Tuesday, December 24, 2013

finishing the student's doodles

A teacher in Thailand has many students doodling on their tests.  The teacher treats this as a collaborative process and adds to the doodles.  See here and here and I think the latter is the teacher's own blog.

When I found similar doodles I would typically photograph them to share but this teacher's work seems more fun.

I'm at my sister's house in Alaska so I don't feel like adding much to this post but I'll see what images I might still have.

Wednesday, December 18, 2013

Don't be too alarmed - this isn't a real cheetah, just a carving.

I was a little disappointed once I had finished sanding the carving.  Even after vigourous sanding, there were obvious knife marks where I had cut too deeply.  I was really upset about how it looked.  Then, the yellow coat of paint was applied and it looked at least as bad if not worse.

Then, I added the spots and suddenly, it looks great!

Again, this is not a real cheetah in the picture.  It is a real snake so you can imagine a cheetah v python battle if you want.


And two closeups.

There are some glaring problems and errors - well, glaring to me.  Two pieces of easily shared advice I learned from carvers are 1) when carving with a blade, you always cut too deeply (the alternative is using a grinding tool) and 2) when showing your work, don't mention the errors or mistakes.  If you, the observer, can't see them,I'm not telling you what they are.  They stand out to me because I have held, cut, sanded and, yes, caressed, every bit of this carving and know it better than anyone else.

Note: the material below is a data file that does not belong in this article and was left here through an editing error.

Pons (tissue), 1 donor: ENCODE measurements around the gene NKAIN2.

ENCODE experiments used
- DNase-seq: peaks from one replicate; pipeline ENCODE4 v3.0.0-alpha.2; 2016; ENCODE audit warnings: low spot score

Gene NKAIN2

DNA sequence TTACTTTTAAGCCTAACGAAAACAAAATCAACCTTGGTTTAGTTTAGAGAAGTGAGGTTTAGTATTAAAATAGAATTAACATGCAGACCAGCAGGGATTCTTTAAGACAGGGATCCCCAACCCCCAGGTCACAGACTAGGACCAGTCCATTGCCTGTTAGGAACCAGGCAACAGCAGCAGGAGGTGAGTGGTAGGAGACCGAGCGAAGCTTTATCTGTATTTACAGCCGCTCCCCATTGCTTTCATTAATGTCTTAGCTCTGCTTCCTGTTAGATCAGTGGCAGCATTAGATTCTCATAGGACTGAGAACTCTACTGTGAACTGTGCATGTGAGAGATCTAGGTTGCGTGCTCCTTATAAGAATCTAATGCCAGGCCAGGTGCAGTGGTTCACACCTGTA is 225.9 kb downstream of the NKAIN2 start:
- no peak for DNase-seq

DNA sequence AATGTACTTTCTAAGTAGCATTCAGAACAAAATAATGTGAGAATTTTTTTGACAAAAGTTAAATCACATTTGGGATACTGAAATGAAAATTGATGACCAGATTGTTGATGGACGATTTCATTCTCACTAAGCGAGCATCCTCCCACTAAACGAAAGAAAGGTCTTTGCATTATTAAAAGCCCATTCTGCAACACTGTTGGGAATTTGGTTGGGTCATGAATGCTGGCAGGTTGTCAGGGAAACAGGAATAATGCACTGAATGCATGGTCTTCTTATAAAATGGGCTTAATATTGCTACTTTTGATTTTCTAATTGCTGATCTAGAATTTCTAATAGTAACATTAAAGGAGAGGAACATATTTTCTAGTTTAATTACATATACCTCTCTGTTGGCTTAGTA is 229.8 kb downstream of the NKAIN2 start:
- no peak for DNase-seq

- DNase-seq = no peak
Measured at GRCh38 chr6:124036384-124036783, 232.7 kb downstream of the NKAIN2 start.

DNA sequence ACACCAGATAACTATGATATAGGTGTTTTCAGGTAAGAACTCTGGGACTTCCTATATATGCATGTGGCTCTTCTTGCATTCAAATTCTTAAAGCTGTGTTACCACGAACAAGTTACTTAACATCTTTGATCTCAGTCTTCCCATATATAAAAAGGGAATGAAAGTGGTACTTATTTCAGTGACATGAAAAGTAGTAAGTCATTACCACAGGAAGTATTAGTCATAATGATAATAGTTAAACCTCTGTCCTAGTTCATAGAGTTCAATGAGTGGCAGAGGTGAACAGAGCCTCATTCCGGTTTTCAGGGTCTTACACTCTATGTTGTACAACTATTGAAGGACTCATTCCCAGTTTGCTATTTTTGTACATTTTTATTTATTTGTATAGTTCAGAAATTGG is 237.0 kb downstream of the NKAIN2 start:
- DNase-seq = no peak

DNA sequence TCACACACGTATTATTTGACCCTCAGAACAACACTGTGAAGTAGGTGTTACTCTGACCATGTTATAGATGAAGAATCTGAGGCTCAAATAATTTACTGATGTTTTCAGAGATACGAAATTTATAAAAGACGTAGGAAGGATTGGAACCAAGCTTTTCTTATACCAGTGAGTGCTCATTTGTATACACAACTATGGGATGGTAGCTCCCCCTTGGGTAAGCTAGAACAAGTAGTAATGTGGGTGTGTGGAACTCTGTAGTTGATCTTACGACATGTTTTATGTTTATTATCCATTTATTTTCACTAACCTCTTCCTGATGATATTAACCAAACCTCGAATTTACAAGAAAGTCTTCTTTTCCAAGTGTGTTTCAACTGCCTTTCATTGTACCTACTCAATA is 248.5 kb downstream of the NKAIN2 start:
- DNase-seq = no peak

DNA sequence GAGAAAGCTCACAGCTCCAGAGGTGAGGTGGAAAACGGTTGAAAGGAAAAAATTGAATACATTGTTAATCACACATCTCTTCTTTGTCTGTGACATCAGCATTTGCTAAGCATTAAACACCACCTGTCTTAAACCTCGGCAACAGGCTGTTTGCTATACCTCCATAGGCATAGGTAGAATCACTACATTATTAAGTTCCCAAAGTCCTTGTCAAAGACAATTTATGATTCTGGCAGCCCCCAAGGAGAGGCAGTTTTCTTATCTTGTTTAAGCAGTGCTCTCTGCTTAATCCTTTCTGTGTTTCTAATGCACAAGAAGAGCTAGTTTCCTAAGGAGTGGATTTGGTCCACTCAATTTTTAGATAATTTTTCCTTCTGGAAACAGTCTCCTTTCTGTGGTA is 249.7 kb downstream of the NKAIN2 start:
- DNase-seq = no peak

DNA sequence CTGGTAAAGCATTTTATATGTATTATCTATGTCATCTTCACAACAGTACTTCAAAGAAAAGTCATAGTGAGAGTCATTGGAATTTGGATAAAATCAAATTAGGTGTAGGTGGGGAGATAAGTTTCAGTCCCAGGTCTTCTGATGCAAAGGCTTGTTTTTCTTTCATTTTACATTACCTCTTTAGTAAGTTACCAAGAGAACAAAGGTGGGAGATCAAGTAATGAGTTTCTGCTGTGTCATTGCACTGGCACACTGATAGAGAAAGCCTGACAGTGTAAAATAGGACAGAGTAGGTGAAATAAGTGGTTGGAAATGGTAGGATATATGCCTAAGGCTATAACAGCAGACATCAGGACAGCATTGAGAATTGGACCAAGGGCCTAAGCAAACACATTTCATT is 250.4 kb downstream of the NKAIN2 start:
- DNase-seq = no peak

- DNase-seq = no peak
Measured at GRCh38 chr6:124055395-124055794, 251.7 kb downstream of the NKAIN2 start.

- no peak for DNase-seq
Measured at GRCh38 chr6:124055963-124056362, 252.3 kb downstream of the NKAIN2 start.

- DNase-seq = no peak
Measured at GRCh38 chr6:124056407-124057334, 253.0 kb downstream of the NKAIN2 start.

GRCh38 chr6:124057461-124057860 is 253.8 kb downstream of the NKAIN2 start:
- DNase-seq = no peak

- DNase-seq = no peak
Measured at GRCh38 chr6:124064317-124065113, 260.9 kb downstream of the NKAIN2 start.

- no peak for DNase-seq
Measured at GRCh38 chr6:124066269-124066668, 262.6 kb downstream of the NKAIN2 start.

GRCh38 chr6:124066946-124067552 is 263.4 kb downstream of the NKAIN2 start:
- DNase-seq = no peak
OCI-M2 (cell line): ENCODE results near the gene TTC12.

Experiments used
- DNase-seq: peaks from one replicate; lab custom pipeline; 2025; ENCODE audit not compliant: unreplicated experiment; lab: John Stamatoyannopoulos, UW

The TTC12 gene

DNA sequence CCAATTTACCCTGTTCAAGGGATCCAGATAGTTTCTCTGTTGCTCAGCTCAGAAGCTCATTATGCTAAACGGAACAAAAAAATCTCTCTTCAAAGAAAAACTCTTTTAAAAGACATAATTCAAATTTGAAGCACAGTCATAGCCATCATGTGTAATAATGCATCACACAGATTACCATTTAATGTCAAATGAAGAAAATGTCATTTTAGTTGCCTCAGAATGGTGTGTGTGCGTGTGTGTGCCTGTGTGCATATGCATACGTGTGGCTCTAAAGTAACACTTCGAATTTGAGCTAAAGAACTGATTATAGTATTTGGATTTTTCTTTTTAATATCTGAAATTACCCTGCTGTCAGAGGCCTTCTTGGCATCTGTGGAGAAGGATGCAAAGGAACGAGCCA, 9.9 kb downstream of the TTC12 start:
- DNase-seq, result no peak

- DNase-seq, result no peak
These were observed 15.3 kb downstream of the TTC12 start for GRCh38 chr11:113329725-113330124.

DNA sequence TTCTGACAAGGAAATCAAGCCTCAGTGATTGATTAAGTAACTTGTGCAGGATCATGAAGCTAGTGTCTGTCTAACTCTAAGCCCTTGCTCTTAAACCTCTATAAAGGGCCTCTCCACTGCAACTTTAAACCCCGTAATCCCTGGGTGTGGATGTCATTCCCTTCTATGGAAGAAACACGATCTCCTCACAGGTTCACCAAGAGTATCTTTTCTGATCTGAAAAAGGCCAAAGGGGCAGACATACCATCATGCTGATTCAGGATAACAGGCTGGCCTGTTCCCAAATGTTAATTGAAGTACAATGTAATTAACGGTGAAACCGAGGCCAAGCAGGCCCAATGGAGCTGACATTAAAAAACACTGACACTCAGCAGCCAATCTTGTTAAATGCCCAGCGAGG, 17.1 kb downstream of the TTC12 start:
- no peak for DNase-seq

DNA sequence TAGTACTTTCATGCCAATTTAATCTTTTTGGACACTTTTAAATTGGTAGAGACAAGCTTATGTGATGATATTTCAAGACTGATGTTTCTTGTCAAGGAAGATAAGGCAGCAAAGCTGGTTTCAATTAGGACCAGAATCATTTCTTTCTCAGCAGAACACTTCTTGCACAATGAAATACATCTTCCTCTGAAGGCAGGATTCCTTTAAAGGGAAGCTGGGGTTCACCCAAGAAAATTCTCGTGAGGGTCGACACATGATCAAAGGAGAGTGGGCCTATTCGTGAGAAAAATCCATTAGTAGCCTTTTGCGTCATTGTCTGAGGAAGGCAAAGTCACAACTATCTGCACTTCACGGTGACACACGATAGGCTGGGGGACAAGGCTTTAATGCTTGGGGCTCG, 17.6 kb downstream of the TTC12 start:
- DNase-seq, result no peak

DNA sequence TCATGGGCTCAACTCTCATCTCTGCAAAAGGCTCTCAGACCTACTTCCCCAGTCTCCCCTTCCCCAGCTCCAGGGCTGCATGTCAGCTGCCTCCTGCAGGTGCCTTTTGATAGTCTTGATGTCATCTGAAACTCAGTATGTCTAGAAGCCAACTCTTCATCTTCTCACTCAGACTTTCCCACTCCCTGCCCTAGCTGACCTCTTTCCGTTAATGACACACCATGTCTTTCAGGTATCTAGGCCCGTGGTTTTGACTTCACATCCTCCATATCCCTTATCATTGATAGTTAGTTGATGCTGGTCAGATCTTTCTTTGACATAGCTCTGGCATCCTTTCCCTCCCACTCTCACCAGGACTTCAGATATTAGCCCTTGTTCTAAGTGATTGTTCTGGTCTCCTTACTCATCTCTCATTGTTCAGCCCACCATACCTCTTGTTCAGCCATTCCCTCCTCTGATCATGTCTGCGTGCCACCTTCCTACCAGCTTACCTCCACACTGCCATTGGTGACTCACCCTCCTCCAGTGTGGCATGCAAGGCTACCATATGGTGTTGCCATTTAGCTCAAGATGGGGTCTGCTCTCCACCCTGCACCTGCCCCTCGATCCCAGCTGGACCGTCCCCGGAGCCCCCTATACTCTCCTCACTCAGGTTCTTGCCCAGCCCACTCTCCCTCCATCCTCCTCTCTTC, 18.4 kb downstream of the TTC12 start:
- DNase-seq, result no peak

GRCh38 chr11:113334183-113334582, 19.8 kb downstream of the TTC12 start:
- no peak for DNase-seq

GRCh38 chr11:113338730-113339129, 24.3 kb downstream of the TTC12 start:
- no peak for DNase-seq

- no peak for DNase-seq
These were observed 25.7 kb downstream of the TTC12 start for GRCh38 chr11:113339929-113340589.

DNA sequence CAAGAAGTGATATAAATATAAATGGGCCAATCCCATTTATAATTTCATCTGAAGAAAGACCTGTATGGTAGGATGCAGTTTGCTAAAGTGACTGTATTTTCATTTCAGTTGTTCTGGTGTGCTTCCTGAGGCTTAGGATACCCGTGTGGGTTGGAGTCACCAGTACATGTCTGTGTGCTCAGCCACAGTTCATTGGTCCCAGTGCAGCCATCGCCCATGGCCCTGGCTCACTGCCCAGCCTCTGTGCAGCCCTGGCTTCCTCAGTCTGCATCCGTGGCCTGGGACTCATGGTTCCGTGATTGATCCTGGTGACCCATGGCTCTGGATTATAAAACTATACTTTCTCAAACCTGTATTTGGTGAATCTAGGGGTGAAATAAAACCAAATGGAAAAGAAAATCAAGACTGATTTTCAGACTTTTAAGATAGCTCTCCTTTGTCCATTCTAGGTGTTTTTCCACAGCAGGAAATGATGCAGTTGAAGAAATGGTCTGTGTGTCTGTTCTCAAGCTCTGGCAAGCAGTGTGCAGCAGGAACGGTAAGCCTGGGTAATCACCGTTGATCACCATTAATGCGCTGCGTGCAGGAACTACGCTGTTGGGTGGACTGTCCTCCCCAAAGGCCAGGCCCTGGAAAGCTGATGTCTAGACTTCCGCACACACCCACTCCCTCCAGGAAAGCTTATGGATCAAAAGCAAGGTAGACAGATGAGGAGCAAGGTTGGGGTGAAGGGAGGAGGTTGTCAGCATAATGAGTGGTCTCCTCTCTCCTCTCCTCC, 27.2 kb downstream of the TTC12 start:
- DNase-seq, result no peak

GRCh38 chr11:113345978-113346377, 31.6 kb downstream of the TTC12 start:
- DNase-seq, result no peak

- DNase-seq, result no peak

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That said, many of the other carvers offered compliments, and advice.  One gentleman, as soon as he saw it, said, "It's too yellow!"  I was a little pissed off but the man who had lent me the paint accepted the criticism and remarked that that was all the paint we had to use.  I saw I was a little too thin skinned on the subject and so learned another lesson.

Tuesday, December 17, 2013

'snowbow' and cheetah progress

The snowbow pictures shown are deliberately small (this isn't a scenery blog!) but please click to embiggen if you want to see something cool.  The second picture is from a little later in the day, just before the sun set -well, forty minutes before, versus the one-hour-and-change before for the first picture- and the 'snowbow' just kept getting brighter and brighter.  Both the snowbow and the extreme brightening of it were fascinating.


I am nearly done carving the cheetah.  Only the eyes and some of the muzzle remain.  Here I am, working in the kitchen rather than the garage because minus 25 degrees is too much for me.

 Here is the cheetah just before I started sanding.
 There is a lot of sanding still to do and I have not started sanding the face.  Once the sanding starts, you can't do any more carving: some grit embeds in the wood and damages the blade.

Friday, December 13, 2013

D-5 need to complete the cheetah carving soon!


I also need to take better pictures!

The nose and muzzle are my current challenges.  I have redrawn the nose so many times that I am not entirely sure which pencil marks I should be following.

Thursday, December 12, 2013

Other people's creativiti